Monday, while visiting Vladivostok, in Russia’s Far East, Russian Defense Minister Sergei Shoigu ordered an acceleration of military and civilian infrastructure construction on the disputed Kuril Islands. While the defense ministry didn’t offer many details of his orders, it isn’t difficult to connect the announcement–guaranteed to annoy Japan, which disputes Russian sovereignty of the islands–to the recent visit by Japanese Prime Minister Shinzo Abe to Ukraine. While in Ukraine, Abe declared his support for President Petro Poroshenko.
This isn’t the first time Ukraine has come up as a point of tension between Russia and Japan, nor the first time Moscow has used the islands to irritate Tokyo. Last summer, after Japan joined Western nations in imposing sanctions on Russia, Russia held military drills in the Kurils.
The Kurils, as they are called in Russia, are known as the Northern Territories in Japan and stretch about 810 miles northeast from the island of Hokkaido to Russia’s Kamchatka. To the west of the islands lies the Sea of Okhotsk and to the east, the northern Pacific. The two southernmost islands–Kunashir (known in Japanese as Kunashiri) and Iturup (Etorofu)–and two sets of islets–Shikotan and the Habomai islands–have been the focus of a dispute between Russia and Japan for more than 60 years.
Both Russia and Japan bring treaties to the table to support their claims for sovereignty.
In the 1855 Treaty of Shimoda which established diplomatic relations between the two, Russia outlined the boundary with Japan as lying between Iturup and Urup. The islands south of Iturup were not specifically mentioned. Subsequent treaties, in 1875, 1905, and 1945 all lead to different divisions.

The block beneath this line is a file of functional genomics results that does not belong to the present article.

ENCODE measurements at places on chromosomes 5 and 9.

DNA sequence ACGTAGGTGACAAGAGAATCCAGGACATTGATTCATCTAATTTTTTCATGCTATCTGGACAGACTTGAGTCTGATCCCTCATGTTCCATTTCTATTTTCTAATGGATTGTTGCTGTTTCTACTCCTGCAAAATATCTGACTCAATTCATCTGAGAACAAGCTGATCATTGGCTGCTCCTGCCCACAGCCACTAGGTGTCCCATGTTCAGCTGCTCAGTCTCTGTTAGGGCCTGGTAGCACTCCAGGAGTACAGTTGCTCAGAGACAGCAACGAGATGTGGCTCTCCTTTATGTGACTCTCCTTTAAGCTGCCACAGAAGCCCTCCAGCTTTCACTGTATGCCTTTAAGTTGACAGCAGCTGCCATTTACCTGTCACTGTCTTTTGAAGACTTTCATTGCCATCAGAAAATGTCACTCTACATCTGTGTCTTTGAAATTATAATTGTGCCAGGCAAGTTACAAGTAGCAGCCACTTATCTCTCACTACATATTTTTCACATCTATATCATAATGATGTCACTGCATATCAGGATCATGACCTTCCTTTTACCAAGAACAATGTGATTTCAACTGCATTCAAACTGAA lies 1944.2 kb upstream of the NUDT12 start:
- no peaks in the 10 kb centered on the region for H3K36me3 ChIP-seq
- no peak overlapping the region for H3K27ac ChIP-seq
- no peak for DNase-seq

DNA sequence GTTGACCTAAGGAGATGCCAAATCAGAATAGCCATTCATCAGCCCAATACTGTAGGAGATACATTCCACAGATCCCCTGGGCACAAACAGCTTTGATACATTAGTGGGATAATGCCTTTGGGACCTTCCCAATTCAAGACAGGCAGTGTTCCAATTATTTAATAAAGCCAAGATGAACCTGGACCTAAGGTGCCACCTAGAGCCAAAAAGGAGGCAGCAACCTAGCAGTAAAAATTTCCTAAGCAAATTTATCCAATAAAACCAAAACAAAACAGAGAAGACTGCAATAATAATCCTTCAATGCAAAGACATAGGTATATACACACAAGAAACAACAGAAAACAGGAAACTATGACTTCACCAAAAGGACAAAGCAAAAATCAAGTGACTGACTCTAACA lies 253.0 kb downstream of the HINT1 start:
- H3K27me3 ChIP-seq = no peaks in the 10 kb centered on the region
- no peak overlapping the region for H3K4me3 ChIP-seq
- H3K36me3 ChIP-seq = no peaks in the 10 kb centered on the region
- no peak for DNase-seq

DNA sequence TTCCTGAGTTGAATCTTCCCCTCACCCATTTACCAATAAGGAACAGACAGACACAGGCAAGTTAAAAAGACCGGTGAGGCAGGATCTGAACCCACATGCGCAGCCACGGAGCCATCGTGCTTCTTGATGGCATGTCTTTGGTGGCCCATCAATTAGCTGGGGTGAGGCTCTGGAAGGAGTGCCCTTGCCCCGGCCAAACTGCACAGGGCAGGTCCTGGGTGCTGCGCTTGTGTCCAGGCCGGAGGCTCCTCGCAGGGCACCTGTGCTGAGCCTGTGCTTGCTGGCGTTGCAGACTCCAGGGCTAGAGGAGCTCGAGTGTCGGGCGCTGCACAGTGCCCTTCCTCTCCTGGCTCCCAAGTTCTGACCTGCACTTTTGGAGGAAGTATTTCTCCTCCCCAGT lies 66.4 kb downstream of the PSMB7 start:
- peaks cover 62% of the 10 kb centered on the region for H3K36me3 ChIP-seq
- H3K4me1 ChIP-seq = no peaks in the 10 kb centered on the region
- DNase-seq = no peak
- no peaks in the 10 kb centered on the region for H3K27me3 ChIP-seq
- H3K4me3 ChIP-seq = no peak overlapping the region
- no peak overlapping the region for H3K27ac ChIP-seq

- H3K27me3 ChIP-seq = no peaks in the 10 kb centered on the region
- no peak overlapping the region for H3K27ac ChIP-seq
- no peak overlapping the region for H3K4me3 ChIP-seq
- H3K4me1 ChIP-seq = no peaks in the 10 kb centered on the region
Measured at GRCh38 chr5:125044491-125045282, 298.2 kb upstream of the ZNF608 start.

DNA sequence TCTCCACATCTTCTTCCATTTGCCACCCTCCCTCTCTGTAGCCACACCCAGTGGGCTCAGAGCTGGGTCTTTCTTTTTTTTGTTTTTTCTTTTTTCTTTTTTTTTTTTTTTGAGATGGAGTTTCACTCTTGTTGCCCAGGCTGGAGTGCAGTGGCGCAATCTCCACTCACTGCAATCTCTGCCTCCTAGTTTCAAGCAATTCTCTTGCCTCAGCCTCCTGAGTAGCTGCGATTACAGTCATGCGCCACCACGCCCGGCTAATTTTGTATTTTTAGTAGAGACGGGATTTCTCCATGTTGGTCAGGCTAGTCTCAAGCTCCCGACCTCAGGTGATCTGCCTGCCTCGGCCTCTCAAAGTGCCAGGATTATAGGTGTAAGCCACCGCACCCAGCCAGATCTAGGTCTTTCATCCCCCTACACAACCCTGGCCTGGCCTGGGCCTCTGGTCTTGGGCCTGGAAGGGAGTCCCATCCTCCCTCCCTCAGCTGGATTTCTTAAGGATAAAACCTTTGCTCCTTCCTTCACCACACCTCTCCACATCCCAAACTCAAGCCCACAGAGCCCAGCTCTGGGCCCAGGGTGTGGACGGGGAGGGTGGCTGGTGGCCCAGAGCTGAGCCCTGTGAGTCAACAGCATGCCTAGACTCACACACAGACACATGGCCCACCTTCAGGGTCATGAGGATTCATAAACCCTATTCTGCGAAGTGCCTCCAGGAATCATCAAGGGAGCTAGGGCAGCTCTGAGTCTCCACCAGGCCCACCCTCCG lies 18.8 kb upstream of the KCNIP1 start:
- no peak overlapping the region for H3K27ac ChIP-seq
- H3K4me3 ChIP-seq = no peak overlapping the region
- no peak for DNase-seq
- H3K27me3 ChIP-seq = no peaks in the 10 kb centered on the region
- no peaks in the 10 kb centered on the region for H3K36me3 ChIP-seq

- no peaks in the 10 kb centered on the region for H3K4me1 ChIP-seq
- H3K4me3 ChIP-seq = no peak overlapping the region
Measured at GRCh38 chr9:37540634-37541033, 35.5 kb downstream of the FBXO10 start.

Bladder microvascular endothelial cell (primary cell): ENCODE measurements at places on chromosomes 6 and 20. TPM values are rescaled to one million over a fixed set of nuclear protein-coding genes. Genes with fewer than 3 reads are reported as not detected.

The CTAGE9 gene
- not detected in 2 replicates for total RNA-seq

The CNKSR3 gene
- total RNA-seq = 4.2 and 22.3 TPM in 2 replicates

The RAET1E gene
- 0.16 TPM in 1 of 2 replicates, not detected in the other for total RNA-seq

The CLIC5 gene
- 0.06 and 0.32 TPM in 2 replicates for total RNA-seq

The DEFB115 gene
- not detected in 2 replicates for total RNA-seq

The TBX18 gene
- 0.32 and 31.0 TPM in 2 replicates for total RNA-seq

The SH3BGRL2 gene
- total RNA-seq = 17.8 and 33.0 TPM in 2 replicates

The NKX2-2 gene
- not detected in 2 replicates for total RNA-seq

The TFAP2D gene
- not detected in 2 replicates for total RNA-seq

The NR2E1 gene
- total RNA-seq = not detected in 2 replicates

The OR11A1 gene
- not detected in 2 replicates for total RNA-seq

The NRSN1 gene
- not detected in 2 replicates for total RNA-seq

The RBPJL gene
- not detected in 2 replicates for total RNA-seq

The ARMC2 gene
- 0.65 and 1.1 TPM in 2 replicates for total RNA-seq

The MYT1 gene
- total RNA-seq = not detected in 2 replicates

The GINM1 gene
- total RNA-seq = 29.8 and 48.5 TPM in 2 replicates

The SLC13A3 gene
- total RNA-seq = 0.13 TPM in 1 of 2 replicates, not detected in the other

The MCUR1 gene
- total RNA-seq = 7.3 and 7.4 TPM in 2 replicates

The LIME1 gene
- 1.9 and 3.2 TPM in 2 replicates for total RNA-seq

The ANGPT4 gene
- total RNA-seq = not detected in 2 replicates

During World War II, Russia occupied the Kurils, including the southernmost islands, expelling nearly 17,000 Japanese citizens.
The 1951 Treaty of San Francisco, which officially ended the war between Japan and the Allies, included Japanese renunciation of its claims to the Kuriles. But Russia never signed the treaty. Russia says various international agreements support its claim to the islands, such as the 1945 Yalta Agreement which states that the “Kuril Islands shall be handed over to the Soviet Union,” presumably as a reward for a Soviet declaration of war against Japan, come the defeat of Germany.
While relations between Russia and Japan were restored in 1956, the two have never actually signed a peace treaty.
Russia has a military presence on Iturup and opened an international airport there in 2014. The Russian population of the disputed islands is now upwards of 30,000 and Russia routinely conducts military flights over the islands. While Russian President Vladimir Putin has, in the past, made statements that do not entirely rule out returning the islands to Japan, events over the past year have functionally squashed any possibility of a detente on the issue.
Japan supported G-7 sanctions on Russia, and Russia’s ostracization from the former G-8. Japan has also not recognized Russian claims to Crimea. While Abe has invited Putin to visit Japan “at an appropriate time,” few think it will actually happen this year. Japan will host the G-7 summit in 2016 and most agree that Russia will still be excluded from the meeting.